Business Cycle

I was reading Donald Low’s Behavioural Economics and Policy Design, examples from Singapore. Chapter 6 talks about discretionary transfer, and mentioned that Singapore had shifted to using interest rate to manage business cycle since 1980s. Let’s sort out some terms and know more about them.

Business cycle is the periodic raise and decline in GDP over a long period (wiki). It was introduced by French economist Jean C. L. Sismondi in 1819. The theory names several cycles according to cycle length and the study of business cycle also attempts to identify the stages in a cycle. It is a cycle, so, as you might have guessed there are stages of ups and downs. I will explain something not quite straightforward to the uninitiated or to people with some uninformed preconceptions about economic welfare prior to investigating the field. One of the cycles is called Juglar cycle. In the cycle a period of economic growth is identified as the expansion. During expansion, production increases, interest rates decrease, and prices increase. Let us ignore the interest rates first; production increase is tied to GDP increase, quite obviously.

But prices increase? Come to think of it, yes, the idea is simple. Products and services are worth more, and GDP will record a higher value as well. Just in case, GDP measures the total value of products and services. But during my earlier days, in Indonesia, we’re inculcated with the flow of idea, ever so simplistic, that prices increase means we can afford less, therefore it is bad. This idea ignored the fact that we are each a unit in the economy, and price increase can be driven by increase in others’ spending. The tricky parts may be here: 1. Is the spending reflective of wealth? A lot of the time credit card does the job and people go into debts. If it drives further production, it will help raise all the economic growth metric, at least one dimensionally, through absolute production output. Is this production sustained to induce further growth, or even help people out of their debts? In the end, the better metric to economic welfare may be this “second order derivative” (pardon the terminology abuse). I need to find out more, but we keep it on hold here. 2. Many a times the brunt is born by the middle to lower class workers. They earn income that is often stagnating, in the face of price increase! Smaller business may feel the pressure. They can jack up their prices as well; some succeed, some fail, still fair enough, but in the end the consumers pay higher prices while the country is boasting high growth. I think social inequality is really expressed well here.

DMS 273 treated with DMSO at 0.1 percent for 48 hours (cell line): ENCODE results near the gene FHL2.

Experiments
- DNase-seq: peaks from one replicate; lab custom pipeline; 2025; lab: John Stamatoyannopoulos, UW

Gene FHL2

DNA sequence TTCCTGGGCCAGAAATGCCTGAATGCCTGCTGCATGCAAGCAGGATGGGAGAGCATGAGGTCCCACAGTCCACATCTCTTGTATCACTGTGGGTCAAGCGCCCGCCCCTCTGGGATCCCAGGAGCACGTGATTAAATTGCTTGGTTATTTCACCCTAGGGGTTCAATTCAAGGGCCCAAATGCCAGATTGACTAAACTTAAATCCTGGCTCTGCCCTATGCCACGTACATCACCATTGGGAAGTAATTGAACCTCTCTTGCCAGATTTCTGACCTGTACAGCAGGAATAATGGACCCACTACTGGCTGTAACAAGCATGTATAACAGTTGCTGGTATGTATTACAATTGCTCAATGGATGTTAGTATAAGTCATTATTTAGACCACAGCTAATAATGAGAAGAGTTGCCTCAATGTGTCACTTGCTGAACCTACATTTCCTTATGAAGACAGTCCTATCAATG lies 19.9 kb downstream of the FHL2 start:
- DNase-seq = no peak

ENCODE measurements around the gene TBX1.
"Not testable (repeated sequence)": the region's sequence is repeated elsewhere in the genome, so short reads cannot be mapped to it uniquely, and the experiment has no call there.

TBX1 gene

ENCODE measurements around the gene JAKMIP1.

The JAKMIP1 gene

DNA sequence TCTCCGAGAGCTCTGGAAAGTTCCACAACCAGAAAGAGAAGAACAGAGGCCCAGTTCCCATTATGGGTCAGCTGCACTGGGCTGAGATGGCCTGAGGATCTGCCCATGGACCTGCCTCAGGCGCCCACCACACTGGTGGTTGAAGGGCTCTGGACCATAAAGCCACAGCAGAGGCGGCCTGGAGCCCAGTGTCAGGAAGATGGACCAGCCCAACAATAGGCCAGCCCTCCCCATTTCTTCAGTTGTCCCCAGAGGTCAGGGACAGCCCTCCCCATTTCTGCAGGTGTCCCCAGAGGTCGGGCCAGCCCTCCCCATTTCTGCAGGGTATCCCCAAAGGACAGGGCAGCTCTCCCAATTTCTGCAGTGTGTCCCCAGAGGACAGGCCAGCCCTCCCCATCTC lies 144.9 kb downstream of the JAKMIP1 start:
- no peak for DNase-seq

Following the expansion stage in the Juglar cycle is the crisis (bankruptcy, stock market crashes), followed by recession and the recovery. Recession seems to include the reverse processes from expansion; prices drop, interest rate increases, output drops. To put forth what I have understood so far, economic performance of a country is seen from the collective perspective of entities that produce. This cannot be true since consumer spending keeps producers profitable, and so consumers are largely in the equation. Now, to reconcile this, while prices drop may mean affordability to lower income earner, we must remember a number of far reaching complex links 1. High interest rates keep producers from being profitable, thus they may lay off workers. Looking at the overall change, while some households might be relieved at prices drop, some others may be living in insecurity. 2. With production decline, in the extreme case there might be shortages, clearly a problem. We consider a non-shortage situation, and prices drop. It might seem like a good situation where spending is encouraged, but, that this situation is labelled negatively as recession, we are guided to believe that the losses (from unemployment etc) outweigh the gains from cheaper prices. Recall that firms had gone bankrupt in the previous stage; we can make sense of it this way.

The recovery stage constitutes the follow up. When prices drop far enough and people’s demand for compensation in their employment drops as far (when you’re unemployed you might start to be desperate and take up less paying jobs you’re overqualified to do), production and hiring can start to bounce back. Certainly, there are more complex factors to consider, but for now we see how interest rates can be used to fix the economy. The premise is simple enough. During recession interest rates are high, and producers will consider their production activities costly in the long terms. Fiscal policy can come to the rescue, adopting methods to lower the rates, effectively encouraging producers to produce. At the end of the day, profitability will drive the economy, not quite surprisingly.